Keith Johnson, Deseret News
PROVO — Steven Thomas couldn't find relief from the pain in his head. He couldn't shake the fatigue or the nausea that seemed to accompany it each day.
Which is why, when BYU head athletic trainer Kevin Morris discussed the possibility of giving up football, Thomas understood the rationale.
That understanding didn't make the decision any easier.
The 21-year-old was living his childhood dream to play football for BYU when he suffered two consecutive concussions. A few days after Morris explained the risks associated with continuing to play, Thomas reluctantly agreed that as much as he loved the game, it wasn't worth the risks.
Physicians interviewed by the Deseret News say repeated concussions require an abundance of caution in their treatment and the deciding if or when a player should return to play. The issue has even been the subject of congressional hearings as medical science has learned more about the long-term effects of traumatic brain injuries.
As the National Football League and organizations governing high school sports have established formal protocols in recent years, the NCAA has left most of the responsibility for concussion management to the colleges.
NCAA guidelines require schools to establish concussion "management plans." Players who show symptoms of a concussion may not return to practice or play on that day. The student-athlete must then be evaluated before rejoining the team.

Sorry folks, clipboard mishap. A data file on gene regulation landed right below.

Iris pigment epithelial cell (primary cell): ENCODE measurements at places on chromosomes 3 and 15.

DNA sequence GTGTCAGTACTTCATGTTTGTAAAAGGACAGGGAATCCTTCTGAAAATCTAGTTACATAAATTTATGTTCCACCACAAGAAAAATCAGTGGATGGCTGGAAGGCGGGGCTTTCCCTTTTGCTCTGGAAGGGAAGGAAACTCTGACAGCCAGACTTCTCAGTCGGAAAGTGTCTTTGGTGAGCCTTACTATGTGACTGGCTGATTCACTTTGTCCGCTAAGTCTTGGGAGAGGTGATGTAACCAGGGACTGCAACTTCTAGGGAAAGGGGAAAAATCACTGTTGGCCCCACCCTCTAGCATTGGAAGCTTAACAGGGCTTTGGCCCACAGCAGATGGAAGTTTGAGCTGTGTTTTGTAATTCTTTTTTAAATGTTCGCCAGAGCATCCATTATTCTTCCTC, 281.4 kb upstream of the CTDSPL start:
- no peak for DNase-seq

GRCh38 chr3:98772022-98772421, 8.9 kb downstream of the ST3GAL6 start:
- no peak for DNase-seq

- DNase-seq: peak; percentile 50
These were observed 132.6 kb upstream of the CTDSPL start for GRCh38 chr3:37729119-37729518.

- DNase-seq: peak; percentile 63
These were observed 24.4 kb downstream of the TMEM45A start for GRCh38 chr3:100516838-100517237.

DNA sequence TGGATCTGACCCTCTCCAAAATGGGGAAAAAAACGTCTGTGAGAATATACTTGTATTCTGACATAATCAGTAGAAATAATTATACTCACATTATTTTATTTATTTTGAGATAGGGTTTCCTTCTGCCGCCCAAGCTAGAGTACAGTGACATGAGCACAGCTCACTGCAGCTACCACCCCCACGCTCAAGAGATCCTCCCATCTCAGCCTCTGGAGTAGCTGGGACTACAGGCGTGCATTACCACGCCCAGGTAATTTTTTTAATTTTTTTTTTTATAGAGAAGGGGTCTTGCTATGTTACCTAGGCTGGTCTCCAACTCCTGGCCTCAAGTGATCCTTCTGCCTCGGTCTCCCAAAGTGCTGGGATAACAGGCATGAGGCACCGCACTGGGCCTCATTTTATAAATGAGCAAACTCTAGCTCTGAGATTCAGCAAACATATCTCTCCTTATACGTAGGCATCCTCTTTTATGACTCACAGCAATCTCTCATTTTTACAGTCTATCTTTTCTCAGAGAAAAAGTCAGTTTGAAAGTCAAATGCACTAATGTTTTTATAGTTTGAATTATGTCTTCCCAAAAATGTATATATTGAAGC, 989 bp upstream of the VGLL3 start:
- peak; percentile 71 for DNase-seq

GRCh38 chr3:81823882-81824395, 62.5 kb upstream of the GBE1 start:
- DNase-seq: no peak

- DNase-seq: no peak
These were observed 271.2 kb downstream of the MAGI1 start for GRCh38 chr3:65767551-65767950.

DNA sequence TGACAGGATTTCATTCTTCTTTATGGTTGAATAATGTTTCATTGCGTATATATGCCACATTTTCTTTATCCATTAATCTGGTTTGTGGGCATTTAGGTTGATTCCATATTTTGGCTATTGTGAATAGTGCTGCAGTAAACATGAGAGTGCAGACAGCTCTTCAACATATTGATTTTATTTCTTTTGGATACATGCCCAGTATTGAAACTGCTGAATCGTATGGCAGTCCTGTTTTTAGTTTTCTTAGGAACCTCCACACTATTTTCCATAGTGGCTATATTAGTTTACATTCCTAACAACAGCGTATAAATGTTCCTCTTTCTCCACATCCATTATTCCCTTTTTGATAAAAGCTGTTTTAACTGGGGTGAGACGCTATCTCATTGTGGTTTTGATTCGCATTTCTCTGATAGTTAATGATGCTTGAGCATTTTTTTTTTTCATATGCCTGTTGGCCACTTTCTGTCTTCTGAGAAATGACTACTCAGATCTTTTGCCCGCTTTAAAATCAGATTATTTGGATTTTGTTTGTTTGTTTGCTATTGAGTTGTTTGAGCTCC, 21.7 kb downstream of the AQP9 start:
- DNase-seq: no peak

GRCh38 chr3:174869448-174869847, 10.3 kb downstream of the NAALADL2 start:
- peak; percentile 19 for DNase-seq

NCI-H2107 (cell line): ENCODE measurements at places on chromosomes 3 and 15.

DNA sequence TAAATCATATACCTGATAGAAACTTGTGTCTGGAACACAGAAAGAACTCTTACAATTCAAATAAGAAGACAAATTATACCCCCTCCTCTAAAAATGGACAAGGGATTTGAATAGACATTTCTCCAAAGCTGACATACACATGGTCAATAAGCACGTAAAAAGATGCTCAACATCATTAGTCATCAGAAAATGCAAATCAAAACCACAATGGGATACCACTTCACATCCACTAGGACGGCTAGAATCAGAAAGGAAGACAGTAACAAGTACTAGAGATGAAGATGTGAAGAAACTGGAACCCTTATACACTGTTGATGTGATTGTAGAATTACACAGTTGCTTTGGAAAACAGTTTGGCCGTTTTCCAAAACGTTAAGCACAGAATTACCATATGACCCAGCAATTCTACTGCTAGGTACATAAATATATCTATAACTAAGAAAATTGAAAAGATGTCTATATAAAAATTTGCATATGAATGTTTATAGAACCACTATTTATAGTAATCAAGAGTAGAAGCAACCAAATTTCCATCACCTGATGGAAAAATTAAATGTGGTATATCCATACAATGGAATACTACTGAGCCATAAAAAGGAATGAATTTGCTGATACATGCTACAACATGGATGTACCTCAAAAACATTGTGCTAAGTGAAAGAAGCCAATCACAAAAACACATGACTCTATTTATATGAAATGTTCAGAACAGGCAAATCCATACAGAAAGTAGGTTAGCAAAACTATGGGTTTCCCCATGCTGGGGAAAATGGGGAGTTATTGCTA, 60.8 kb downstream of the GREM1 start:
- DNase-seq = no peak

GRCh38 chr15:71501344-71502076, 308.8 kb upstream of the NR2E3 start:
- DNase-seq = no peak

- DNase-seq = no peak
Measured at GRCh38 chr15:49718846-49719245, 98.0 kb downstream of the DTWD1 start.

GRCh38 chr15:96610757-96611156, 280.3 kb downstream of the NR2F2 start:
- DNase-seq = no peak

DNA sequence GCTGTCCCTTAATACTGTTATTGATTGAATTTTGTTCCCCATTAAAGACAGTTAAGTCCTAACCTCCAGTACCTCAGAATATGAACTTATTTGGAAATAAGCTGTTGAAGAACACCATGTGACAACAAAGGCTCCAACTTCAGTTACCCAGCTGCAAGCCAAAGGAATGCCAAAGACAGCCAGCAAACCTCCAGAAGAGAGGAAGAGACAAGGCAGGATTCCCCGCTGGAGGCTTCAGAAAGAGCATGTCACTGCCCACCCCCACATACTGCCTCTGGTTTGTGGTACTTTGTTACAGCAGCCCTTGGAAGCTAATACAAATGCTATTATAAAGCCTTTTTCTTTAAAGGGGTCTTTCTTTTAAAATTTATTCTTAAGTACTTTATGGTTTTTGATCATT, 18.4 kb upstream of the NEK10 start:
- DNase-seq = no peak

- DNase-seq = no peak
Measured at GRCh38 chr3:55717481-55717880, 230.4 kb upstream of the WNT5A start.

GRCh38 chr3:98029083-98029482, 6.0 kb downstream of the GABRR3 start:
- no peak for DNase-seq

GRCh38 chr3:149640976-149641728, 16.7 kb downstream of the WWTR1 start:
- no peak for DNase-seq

After Thomas' concussion this past season, he met daily with Morris and the medical staff. He realized in talking to doctors that he'd had several minor concussions as a young football player. They went undiagnosed because he didn't lose consciousness and had no lingering problems. Still, he tried not to let his love for the game cloud his judgment.
"I didn't want to be stupid about it," said Thomas. "But football was everything (to me). I'd been playing since I was 8 years old. I love being out on the field. I liked to hit people."
Morris said he has only had to tell a handful of athletes in 20 years that they should consider giving up sports.
"I think it's very difficult for them to come to that decision on their own," Morris said. "They love the game. They don't want to let other people down. They don't want to give up on goals. All you can do, when you think it's to that point, is give them as much information as possible."
Experts say the best course of treatment for a concussion is physical and cognitive rest. Absent baseline cognitive tests prior to an athletic season, athletic trainers and physicians largely rely on athletes to tell them how they're feeling.
Lone Peak High School coach Tony McGeary, who has coached football for 22 years, says trying to decide if a player actually has a concussion can be tricky.
"It's a tough call to make," McGeary said. "When a kid gets hit and he's dazed a little bit, is it a concussion? Or do we jump to concussion?"
That's something Scott Collie wonders. His second-oldest son, Austin Collie, had a successful career with BYU and then was drafted to play for Indianapolis. Collie had become one of all-pro quarterback Peyton Manning's favorite receivers in his rookie season.
This fall, however, he had several nagging injuries, including a heel bruise and a torn ligament in his thumb, which were affecting his play. Then in a game against Philadelphia he suffered the first concussion of his career. (see video at www.youtube.com/watch?v=hbIZCfZwzHU)
"It's been extremely frustrating for Austin," said his father. "All season long he wasn't feeling 100 percent. The (concussion) was kind of an icing on the cake."
Austin Collie actually returned to the field against New England two weeks after the hit in Philadelphia, but coaches removed him mid-game.
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